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I hope someone can help me. I'm not an electrical engineer by occupation. I have a need for a circuit that can do the following:

Provide a steady 8 V DC output at rest. Add to that output, the voltage seen on a potentiometer wiper (0 to 7.8 V). In other words:

Potentiometer Vout Circuit Vout
0 V 8 V
1 V 9 V
2 V 10 V
3 V 11 V
etc.
7.8 V 15.8 V

From the research I've done so far, it seemed as though a couple of inverting op-amps would be the answer (the first an inverting summing op-amp so that the 8 V baseline supply input and the potentiometer input wouldn't interfere with each other, the second with a unity gain to simply invert the output of the first).

Is there an easier way to achieve it or is this the best approach?

I've tried breadboarding it with an LM324 and I'm not seeing the results I'm expecting, due possibly to my running the op-amp from a single 18 V DC supply instead of a +16/-16 V supply.


Thanks to everyone for taking the time to answer and explain. What a great community!

Apologies for the delay in responding. The nature of my work means I am away from mobile and internet access until I get home :(

I will try the suggested circuits, using the LM358 and a 24 V supply.

To follow up on some of the comments, here is the circuit I had tried breadboarding before. All resistors used were 1% metal foil. The variable 0-7.8 V input is the resultant voltage from a 10k linear potentiometer attached to a speed controller circuit.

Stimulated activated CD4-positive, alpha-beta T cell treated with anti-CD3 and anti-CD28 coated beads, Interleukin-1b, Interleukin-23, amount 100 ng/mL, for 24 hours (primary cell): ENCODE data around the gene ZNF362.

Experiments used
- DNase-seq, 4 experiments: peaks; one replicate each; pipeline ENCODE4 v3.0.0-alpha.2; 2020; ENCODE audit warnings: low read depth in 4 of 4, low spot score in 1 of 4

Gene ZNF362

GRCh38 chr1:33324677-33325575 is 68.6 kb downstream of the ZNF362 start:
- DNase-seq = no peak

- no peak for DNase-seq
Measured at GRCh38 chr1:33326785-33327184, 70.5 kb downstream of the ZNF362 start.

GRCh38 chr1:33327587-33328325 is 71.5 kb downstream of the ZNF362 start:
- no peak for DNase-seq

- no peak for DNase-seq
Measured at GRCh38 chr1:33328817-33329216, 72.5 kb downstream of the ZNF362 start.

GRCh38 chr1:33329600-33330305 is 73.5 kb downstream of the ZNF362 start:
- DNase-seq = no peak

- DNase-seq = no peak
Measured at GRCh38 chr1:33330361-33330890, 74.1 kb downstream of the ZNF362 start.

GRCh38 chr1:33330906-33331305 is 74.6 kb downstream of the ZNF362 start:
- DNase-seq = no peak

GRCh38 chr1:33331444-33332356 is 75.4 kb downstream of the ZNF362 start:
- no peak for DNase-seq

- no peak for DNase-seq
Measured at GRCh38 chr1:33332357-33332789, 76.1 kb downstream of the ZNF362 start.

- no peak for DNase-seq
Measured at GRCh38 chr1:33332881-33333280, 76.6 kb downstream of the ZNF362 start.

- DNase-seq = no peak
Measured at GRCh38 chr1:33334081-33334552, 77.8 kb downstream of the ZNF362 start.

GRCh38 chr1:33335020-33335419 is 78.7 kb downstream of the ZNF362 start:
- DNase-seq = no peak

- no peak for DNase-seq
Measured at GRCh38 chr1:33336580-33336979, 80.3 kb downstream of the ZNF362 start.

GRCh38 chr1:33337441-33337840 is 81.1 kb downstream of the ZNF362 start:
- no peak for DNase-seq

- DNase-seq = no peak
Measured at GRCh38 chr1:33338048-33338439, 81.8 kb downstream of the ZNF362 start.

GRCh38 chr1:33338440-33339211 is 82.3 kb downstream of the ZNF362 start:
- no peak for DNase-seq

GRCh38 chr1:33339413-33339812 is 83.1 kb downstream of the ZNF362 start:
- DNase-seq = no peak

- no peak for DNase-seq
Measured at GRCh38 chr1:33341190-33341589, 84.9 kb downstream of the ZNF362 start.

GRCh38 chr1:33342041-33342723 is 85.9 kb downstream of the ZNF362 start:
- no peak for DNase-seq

schematic

I'll be sure to post my progress using the suggested circuits Thanks again for your time and expertise to help me with this!

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    \$\begingroup\$ I've tried breadboarding it Without a schematic posted, it doesn't really help us help you. What exactly have you tried? That's the important bit. Schematic is an absolute requirement. Please edit the question to include the schematic and other relevant details. \$\endgroup\$ Aug 30, 2022 at 17:22
  • \$\begingroup\$ LM324 is single-supply capable so that shouldn't be an issue. What are your requirements for the circuit? E.g. input-to-output accuracy, output current, etc. \$\endgroup\$
    – vir
    Aug 30, 2022 at 17:25
  • \$\begingroup\$ What is the Pot value? that matters, and is the 18 V stable enough to scale reference down to 8V? @Darren \$\endgroup\$ Aug 30, 2022 at 18:01

3 Answers 3

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Summer

At the op-amp's non-inverting input is the average of the two inputs and this voltage is multiplied by 2 by the non-inverting amplifier. The buffer is required to prevent R2 from loading the pot.

To use a +16 V supply you would require a rail-to-rail output op-amp which the LM358 isn't.

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  • \$\begingroup\$ Do you mean: Vpot = 8V. Vout = 8V +Vin? \$\endgroup\$
    – RussellH
    Aug 31, 2022 at 1:29
  • \$\begingroup\$ RIN must be 0 ohm. You should buffer it as well. \$\endgroup\$
    – RussellH
    Aug 31, 2022 at 1:30